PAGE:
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New Who 11.3 Rosa

I have been around and about all over the place lately, racking up a week-long trip to Romania followed by two successive weekends in Whitby and Warwick. Weekends are when I tend to write LJ / DW posts, so I now have a huge backlog of things to write about caused by being busy doing interesting things in exactly the time I might otherwise be writing about them. But things are calming down now, I am back on top of work and my first weekend at home in almost a month approaches. So I'm ready to start catching up on myself, and step one in that is apparently getting up to date with Doctor Who posts. Obviously Rosa in particular is long past now and many people have written lots of interesting commentary on it, so I will just stick to a few points which particularly struck me.

I spent quite a lot of time thinking about how Doctor Who deals with history in the run-up to giving a Classical Association paper on the topic in 2010. I never published that - indeed, it was never really intended for publication - but I covered the core points in this post on my real-name blog. Broadly, the series has always operated on the unspoken assumption that the Doctor cannot be seen to be changing known Earth history, because that would break the fantasy that it is taking place in our real world. But the character's development, by the time Troughton took over, into a hero who travelled the universe helping people was incompatible with this, because such a figure would naturally seek to right historical wrongs on Earth, thus changing the course of our history. Hence the evolution of the 'pseudo-historical' story, in which the Doctor saves the Earth from an unrecorded alien threat and preserves the history we know - see e.g. The Shakespeare Code.

That's essentially what we have here, but the reason for preserving the core historical event of Rosa Parks' arrest is emphatically not the abstract one of preserving history for its own sake, but the socially-driven one of wanting to preserve the improvements for BAME people and their status which it brought about. Likewise, Krasko, the 79th-century time traveller actively wants to undo those changes, and has targeted a pivotal moment of historical change as a way of achieving that. That makes this episode all about contested histories. In real life we debate the details of what happened at a particular moment in history, what it really meant at the time or later on, or (in extreme cases such as holocaust denial) whether it really happened. And where people's rights, status or identities are contingent on the historical interpretation chosen (as is almost always the case with history, in fact), those debates can get very heated. In this episode, with time travel added into the mix, we essentially had a heightened allegorical version of those debates - what would happen if one way of 'winning' the debate would be to go back in time and change the actual history to suit your line of argument?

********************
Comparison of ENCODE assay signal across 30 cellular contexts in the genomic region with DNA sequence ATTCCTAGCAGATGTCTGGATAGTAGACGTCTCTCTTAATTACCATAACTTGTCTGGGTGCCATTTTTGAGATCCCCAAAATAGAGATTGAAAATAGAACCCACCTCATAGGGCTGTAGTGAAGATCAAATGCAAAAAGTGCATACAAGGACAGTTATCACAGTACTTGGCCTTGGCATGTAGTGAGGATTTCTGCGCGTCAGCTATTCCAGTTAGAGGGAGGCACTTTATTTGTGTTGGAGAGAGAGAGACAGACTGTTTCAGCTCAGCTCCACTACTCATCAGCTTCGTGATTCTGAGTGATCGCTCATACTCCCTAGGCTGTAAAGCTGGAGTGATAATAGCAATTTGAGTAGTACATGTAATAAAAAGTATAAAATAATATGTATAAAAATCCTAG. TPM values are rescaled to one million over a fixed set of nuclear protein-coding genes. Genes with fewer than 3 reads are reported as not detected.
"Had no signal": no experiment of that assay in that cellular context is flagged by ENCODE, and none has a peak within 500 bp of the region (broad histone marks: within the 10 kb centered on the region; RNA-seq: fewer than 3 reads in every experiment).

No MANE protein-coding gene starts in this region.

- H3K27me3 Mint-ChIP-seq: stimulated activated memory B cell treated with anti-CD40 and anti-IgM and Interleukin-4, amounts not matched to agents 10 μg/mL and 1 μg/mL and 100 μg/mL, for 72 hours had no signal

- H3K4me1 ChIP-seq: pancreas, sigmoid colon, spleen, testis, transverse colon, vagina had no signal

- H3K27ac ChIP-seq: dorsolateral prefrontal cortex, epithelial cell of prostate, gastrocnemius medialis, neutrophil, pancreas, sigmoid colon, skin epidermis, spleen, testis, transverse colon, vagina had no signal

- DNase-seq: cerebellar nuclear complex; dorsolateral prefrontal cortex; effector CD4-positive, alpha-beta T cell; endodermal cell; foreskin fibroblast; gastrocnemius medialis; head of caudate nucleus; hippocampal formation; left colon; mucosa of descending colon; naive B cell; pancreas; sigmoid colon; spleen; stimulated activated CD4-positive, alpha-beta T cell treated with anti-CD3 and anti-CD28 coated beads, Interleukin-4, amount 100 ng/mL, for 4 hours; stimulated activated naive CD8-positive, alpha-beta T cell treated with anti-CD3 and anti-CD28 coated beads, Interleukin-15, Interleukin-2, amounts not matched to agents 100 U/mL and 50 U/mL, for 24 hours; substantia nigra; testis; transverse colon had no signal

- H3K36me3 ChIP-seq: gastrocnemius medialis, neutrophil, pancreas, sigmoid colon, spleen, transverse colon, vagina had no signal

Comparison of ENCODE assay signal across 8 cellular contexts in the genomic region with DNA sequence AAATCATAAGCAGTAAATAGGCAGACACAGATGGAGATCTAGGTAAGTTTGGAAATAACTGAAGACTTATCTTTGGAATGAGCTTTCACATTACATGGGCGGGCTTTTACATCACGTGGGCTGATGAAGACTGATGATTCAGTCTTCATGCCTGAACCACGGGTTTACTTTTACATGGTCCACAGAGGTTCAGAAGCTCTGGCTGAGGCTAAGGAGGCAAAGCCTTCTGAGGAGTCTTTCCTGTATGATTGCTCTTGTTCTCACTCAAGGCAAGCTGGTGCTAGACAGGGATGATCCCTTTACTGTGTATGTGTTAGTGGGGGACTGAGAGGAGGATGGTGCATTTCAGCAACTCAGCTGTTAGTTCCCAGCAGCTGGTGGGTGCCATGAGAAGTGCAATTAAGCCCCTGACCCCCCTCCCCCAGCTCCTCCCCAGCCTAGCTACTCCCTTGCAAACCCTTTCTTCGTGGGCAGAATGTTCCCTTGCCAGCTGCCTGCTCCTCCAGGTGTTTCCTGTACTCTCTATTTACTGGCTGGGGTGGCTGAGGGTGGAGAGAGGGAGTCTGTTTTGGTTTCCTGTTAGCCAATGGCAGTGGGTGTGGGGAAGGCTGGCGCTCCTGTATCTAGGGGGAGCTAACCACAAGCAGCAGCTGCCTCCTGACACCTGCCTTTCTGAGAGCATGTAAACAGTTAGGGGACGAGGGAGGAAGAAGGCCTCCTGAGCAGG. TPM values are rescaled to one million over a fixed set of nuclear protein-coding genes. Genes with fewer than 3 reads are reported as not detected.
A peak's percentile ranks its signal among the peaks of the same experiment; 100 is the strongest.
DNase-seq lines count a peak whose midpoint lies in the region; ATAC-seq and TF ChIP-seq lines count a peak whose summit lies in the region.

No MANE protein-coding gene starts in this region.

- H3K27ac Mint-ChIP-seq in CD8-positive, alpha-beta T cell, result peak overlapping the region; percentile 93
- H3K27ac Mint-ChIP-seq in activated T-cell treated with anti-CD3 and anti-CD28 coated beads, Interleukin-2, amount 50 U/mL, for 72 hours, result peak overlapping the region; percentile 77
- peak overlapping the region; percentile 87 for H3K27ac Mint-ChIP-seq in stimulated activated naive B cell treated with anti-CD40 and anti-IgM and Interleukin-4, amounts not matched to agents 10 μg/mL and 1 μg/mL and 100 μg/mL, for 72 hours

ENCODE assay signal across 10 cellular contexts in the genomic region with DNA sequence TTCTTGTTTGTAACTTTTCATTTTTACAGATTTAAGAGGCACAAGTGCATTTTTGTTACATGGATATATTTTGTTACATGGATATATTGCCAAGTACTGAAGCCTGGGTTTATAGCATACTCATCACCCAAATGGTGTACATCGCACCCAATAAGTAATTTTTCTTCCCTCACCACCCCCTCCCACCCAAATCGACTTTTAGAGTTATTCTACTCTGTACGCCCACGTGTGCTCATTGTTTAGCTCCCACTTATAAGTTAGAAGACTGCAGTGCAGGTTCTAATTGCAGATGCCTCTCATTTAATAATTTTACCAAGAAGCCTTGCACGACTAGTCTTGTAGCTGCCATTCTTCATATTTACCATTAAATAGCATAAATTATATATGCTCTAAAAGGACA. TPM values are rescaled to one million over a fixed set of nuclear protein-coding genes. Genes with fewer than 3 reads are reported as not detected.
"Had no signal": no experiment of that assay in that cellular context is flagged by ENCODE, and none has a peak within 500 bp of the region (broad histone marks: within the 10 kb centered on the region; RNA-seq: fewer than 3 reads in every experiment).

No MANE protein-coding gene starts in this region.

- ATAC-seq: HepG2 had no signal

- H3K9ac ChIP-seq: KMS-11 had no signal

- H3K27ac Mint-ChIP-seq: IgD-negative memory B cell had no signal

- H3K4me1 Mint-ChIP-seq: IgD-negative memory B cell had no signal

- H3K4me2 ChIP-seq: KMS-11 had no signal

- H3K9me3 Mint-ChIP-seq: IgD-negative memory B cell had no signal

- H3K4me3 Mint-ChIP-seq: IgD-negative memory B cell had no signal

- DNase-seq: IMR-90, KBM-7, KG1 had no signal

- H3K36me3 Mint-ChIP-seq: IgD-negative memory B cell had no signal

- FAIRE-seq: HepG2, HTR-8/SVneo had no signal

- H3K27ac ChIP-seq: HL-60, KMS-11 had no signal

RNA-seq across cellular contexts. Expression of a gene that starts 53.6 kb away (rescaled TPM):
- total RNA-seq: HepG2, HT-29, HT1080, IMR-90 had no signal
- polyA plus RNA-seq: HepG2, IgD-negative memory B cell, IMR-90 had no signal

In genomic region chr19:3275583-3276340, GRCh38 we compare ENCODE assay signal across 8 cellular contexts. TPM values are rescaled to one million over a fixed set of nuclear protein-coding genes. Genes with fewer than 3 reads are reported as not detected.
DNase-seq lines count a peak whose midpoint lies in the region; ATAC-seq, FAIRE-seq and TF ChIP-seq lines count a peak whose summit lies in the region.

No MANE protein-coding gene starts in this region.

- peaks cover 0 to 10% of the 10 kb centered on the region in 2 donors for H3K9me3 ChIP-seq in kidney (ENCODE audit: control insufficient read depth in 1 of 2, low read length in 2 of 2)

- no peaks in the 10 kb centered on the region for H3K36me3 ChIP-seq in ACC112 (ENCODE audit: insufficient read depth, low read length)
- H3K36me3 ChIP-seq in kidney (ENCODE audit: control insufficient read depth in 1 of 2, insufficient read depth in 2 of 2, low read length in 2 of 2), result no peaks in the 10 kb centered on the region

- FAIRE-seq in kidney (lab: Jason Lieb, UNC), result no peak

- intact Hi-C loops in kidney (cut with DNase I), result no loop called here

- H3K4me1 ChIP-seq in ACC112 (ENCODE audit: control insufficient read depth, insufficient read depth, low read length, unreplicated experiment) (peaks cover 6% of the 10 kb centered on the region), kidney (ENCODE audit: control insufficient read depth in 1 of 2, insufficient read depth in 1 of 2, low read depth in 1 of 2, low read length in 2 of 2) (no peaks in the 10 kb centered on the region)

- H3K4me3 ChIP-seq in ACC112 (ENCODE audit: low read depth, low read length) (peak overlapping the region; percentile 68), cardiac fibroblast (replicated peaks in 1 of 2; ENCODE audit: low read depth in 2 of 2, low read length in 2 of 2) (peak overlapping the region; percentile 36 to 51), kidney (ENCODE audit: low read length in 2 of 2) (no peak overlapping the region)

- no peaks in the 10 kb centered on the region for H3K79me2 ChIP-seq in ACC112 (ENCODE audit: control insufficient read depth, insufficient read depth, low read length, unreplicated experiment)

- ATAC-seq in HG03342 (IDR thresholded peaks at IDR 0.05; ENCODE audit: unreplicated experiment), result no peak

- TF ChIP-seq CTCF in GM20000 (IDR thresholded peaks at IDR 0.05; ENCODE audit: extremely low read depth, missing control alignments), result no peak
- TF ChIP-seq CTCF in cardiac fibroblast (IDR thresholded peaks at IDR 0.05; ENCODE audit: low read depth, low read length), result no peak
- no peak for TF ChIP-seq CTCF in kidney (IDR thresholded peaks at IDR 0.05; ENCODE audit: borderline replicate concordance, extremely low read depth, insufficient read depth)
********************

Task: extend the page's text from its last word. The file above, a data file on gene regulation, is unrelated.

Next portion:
As a historian, I really liked that idea, but precisely because I found it so powerful and so close to many of the issues I see and engage with professionally, I would ideally have liked it to be given a bit more space. I wanted to know more about Krasko's social and cultural context and his thought processes. Was he an entirely lone wolf, or did he see himself as acting on behalf of a large fascist contingent? What is it about 79th-century society that has given rise to his actions, and what in particular does he anticipate will come of undoing Rosa Parks' arrest back in his own time-line? Has he even over-fetishised Rosa's action, to the extent that he is in fact entirely wrong that erasing that one act will undo all of the progress which collectively came out of the Civil Rights movement? The effort which the Doctor and her companions put into stopping him from changing anything implies he is right about the significance it will have, but I would have welcomed a line or two somewhere about social and political change not being entirely contingent on a particular person on a particular bus at a particular time.

All of that makes me sound a bit grumpy about this episode, but only really because I felt it was actually a very impressive approach to a sensitive historical event, and would have loved to see it nudged just a notch or two further along towards excellence. For a family-oriented TV entertainment show, though, it did about as well as could reasonably be expected with both historiography and of course the primary focus of racism. I thought it was particularly important to have included the conversation between Ryan and Yaz behind the bins about the racism they personally experience on a regular basis in the 21st-century UK, which did acknowledge that a single act by Rosa Parks didn't magically solve all racism, not to mention hopefully prompting some white viewers who haven't done so before to empathise with the everyday experiences of BAME people.

Overall very good, and because of the point at which it came in the series, very reassuring for those of us who have been worried about how this sort of material might be handled in a show which doesn't have a particularly brilliant track record with minority and underprivileged characters.

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